Subtitled: If my eye offends you, fuck you. It’s mine.
Tomorrow, the religious wrong, while pretending religion has nothing to do with it, will attempt to beat me over the head with their imagined moral authority and their too-real power. Chest-beating Christians will circle around me in a vulturous group, waiting to take the eye they feel they are owed. Not because it’s really owed, but because they feel a sense of entitlement, especially when it comes to black sheep who aren’t members of their flock. Stay tuned for that story.
For now, I want to tell another story about God, who’s often confused with Jesus, even though the two actually had little in common except a disputed paternity claim. The pre-Jesus God was pretty fierce. He razed whole cities in anger, and didn’t even spare the children. He turned a woman into a pillar of salt for merely glancing over her shoulder. He led a man to hold a knife to his toddler’s throat as an act of faith, and then said hey, just kidding, you passed. Not a nice guy, God. Not someone you’d want to invite to your weekend barbeque or cocktail party.
God’s image needed a little softening up, so along came Jesus, a wild story, a bestselling book, and all these years later, millions of crosses and Virgin Mary’s dangle from the walls, necks, and rearview mirrors of the righteous believers. Except many of them are not all that righteous, by definition of the word, tending to take after the almighty God far more than the gentle Jesus they melded him with. Meaning the badly religious are often some of the most wrathful, unforgiving, and punishing people here on Earth. Yet they demand for themselves a level of respect that far eclipses any good they created – if they attempted to create any good at all.
At least God is said to have created life and Earth. The Religious Wrong, on the other hand, have created only monstrously huge institutions to perpetuate the idea that using God as their shield makes them infallible by default. Sinful, but perpetually forgiven, no wrong is too wrong for absolution. Absolved, they are pure, and pure they sin again, and the cycle leaves them, at least in their eyes, exonerated from moral blame or judgment outside of Heaven’s.
The same people will cry “human nature is sinful” when confessing, yet once the Hail Mary’s are given and curtain is pulled back, they are quick to return to their state of imperviousness: Jesus forgives them, even if only through ancient words and stained glass windows, and this forgiveness is far more important than the forgiveness of other people, no matter how badly they’ve hurt them.
The funny thing is – and it becomes funny if you witness it often enough – is how quick the Religious Wrong are to disown each other when the proverbial shit hits the fan. The Christian who beats his wife and kids isn’t really a Christian (even though the bible allows for a little family beating, as long as the victims are women and children). The Muslim who murders isn’t really practicing Islam (despite that whole yarn about martyrdom and 40 virgins).
The first time I consciously processed how reactionary and frightening the Religious Wrong could be, I was in 7th grade, in Mrs. Hand’s class. I casually said “Oh, God” in response to something a classmate said to me when Mrs. Hand flew out of her chair, grabbed me by the arm, and dragged me up to her desk. I had no idea what I had done to provoke the attack, although she kept insisting that I had cussed. My response of “God! No I didn’t!” threw her over the edge, and it was only then that I suspected. I was sent to the principal’s office, where I spent a fruitless half-hour with Mr. Campbell debating the issue of free speech and religion in a public school. Of course, Mr. Campbell won because he held the power. I left school the next year, when the choking, claustrophobic feeling of school became too much to bear.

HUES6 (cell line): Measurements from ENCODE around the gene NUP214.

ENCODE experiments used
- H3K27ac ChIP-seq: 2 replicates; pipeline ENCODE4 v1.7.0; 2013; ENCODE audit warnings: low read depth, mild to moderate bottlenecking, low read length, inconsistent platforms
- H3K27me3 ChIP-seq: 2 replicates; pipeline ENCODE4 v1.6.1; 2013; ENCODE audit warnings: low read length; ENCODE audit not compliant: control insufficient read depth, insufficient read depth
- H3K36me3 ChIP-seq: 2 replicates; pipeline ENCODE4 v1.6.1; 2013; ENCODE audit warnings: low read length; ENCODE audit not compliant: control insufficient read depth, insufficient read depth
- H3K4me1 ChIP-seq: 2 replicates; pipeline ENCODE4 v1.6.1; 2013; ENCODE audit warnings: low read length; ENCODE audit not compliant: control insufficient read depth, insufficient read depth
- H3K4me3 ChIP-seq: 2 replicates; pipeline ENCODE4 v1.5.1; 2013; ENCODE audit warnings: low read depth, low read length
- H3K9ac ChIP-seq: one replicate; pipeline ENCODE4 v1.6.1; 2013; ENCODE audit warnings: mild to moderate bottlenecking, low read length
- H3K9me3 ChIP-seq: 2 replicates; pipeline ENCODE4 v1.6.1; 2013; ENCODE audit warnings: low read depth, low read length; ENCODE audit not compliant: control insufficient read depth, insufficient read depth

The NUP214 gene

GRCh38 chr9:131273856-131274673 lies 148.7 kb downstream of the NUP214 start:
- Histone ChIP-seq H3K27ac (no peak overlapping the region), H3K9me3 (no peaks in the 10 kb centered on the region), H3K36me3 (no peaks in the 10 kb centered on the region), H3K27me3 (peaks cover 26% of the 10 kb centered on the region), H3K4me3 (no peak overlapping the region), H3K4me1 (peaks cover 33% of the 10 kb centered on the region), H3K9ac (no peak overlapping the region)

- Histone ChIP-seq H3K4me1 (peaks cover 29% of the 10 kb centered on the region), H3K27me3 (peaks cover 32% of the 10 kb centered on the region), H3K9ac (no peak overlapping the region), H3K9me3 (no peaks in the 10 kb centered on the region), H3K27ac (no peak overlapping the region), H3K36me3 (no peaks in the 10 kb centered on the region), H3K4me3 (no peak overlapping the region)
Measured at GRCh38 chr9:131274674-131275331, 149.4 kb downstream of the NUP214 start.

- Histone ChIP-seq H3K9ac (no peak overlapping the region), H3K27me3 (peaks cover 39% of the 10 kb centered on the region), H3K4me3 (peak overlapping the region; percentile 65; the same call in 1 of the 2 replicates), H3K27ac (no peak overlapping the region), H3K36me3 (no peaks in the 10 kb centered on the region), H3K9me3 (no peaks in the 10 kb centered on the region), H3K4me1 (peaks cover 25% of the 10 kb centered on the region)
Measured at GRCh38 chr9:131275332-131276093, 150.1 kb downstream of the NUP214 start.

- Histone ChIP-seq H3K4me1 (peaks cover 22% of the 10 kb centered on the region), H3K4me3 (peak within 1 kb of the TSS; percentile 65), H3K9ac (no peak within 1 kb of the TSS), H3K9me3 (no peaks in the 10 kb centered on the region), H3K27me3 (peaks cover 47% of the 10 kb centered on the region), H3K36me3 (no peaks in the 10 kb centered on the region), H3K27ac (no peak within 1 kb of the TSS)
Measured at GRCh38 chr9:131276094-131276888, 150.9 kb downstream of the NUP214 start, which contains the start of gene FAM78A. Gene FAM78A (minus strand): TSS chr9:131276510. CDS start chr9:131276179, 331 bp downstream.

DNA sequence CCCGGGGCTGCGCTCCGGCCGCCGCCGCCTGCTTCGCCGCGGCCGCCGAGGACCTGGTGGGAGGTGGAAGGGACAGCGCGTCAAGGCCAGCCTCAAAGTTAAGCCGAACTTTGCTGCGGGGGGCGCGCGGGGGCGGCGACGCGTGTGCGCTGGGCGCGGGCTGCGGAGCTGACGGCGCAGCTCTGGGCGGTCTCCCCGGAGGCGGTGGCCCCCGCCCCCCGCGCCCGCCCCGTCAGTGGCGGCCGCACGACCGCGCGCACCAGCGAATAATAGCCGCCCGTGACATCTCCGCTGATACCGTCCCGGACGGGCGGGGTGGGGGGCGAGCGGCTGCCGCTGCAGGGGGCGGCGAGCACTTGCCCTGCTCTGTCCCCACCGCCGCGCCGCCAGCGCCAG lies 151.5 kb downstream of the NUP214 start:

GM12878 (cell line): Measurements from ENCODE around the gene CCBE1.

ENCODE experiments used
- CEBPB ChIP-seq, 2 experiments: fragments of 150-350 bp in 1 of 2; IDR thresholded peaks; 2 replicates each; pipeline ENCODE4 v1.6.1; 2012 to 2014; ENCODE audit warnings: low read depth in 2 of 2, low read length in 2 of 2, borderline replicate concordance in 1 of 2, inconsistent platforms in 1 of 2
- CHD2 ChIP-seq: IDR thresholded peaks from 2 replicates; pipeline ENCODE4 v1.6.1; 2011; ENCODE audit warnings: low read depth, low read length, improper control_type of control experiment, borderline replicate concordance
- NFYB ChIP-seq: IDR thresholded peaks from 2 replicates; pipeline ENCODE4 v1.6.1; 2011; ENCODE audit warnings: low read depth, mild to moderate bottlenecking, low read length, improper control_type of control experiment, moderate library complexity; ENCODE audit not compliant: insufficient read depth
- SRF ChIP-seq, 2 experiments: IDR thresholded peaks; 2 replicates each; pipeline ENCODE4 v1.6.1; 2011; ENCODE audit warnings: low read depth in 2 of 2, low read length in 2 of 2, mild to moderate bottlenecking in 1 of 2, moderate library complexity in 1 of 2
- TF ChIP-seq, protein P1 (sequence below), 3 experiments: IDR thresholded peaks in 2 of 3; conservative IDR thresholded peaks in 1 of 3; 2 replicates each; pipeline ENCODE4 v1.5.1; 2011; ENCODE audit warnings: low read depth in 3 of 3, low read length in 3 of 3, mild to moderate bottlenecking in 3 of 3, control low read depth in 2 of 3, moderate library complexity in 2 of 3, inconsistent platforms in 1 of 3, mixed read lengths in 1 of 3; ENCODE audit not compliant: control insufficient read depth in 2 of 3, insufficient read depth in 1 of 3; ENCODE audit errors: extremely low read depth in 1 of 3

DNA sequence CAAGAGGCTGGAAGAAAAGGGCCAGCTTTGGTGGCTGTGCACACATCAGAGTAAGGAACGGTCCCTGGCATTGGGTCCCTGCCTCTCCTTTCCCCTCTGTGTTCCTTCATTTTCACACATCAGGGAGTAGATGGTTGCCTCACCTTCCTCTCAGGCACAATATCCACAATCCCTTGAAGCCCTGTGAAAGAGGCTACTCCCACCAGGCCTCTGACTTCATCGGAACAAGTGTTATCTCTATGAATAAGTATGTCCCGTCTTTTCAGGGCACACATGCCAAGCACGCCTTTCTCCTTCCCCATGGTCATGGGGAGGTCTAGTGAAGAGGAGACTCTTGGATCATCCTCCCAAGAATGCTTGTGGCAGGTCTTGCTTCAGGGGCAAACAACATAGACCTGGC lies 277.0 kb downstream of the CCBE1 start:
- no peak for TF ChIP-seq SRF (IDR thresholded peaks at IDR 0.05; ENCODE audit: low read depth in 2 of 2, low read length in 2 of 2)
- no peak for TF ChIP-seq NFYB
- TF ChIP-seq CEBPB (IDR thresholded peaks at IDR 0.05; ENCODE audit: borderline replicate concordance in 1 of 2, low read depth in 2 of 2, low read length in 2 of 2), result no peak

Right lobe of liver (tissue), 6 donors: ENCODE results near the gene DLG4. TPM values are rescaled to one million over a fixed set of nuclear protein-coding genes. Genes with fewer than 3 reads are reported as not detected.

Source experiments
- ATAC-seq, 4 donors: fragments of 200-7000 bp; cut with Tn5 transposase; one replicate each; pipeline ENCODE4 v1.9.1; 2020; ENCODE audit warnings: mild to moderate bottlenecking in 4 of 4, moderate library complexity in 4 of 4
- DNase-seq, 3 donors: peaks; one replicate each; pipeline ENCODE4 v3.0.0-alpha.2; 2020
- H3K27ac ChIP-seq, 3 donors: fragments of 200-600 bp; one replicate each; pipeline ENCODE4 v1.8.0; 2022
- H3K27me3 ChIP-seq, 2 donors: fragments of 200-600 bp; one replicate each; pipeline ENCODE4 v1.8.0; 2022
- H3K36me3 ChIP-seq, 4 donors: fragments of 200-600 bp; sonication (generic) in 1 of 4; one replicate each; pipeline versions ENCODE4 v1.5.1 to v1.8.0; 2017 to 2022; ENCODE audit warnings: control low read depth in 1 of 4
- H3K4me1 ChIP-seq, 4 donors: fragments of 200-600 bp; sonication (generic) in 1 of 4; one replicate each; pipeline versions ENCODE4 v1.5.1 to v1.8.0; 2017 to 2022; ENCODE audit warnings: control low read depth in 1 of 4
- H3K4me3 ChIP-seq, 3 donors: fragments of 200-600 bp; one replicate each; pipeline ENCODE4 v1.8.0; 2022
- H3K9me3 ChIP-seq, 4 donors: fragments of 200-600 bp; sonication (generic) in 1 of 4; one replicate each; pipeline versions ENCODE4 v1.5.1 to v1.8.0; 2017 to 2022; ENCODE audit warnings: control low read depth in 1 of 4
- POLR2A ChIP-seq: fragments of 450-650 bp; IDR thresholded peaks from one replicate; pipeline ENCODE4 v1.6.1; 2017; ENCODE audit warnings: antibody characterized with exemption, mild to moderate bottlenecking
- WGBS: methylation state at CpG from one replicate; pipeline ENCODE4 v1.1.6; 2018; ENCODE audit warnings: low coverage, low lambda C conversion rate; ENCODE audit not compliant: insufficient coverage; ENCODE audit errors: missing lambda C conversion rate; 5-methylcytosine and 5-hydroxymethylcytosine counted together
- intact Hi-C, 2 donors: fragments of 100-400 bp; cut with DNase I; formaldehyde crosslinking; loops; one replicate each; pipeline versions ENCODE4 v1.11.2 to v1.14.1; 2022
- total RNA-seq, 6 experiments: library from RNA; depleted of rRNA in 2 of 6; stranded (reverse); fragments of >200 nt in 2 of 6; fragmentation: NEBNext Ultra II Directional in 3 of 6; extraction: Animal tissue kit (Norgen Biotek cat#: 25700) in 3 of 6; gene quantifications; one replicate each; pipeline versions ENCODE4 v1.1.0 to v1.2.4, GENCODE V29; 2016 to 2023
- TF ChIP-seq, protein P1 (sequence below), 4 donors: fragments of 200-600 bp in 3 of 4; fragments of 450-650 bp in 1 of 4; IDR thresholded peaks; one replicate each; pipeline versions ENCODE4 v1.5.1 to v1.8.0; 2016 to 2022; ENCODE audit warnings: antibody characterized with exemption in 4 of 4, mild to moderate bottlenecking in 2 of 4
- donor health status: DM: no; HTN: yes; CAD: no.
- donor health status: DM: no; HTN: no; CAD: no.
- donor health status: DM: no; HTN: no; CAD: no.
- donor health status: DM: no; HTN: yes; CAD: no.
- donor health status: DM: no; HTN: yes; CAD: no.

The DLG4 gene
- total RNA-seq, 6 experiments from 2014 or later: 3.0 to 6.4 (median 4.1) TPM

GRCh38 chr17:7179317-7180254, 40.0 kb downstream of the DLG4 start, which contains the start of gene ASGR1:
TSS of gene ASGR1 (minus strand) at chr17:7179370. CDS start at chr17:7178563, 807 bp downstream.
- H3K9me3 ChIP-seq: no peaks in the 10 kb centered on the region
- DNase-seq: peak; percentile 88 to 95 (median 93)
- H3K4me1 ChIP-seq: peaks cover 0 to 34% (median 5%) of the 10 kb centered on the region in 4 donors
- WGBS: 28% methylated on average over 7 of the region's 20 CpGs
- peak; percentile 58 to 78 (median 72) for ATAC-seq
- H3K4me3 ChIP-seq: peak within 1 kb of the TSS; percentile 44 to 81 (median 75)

I had really exited years before, as a third grader who was denied a skip in grades for “failure to conform to the rules of the classroom”. That year, I tested three to five grades above level in every subject, but couldn’t get through the torture of a school day without drifting off, or sneak-reading a book carefully hidden on my lap. Counselors were consulted, tests were taken, and everybody except my 3rd grade teacher thought I should be moved to fifth grade. Mrs. Herron’s reasoning was that such a move would be a “reward for bad behavior”. A cross-wearing Catholic, Mrs. Herron didn’t believe in spoiling a child, even with education, and her rod was to rack me into submission by way of mean-spirited boredom. And I, a child who loved books and learning, grew to hate school. I became a daydreamer and clock watcher, who learned through books on loan from the County library rather than through people.
People were scary to me then, and often still are. Irrationality frightens me, and more so when it’s ensconced in religious mysticism. The structure of an “organized” religion, complete with masses of brethren, allows religion a credibility and standing shared by no other fable or myth. I have to wonder if millions of people believed in Leprechauns, how many monuments would be built, how many laws written, and how many offenses would be taken at those who didn’t believe there was a pot of gold at the end of the rainbow.
Tomorrow, the religious wrong will pretend that religion has nothing to do with their eye-plucking. They will talk, instead, about offensiveness, mine, of course, because God knows they are pure, blameless, and ultimately absolved – even as they talk crudely of tits and ass, dicks and balls, white trash, Mexicans, and bodily functions. Even as they scream profanity across the aisles, bite each other’s backs, and seek to do real harm to others – they are forgiven.
But let a black sheep make one sarcastic comment . . . and all hell breaks loose.
More to the story tomorrow.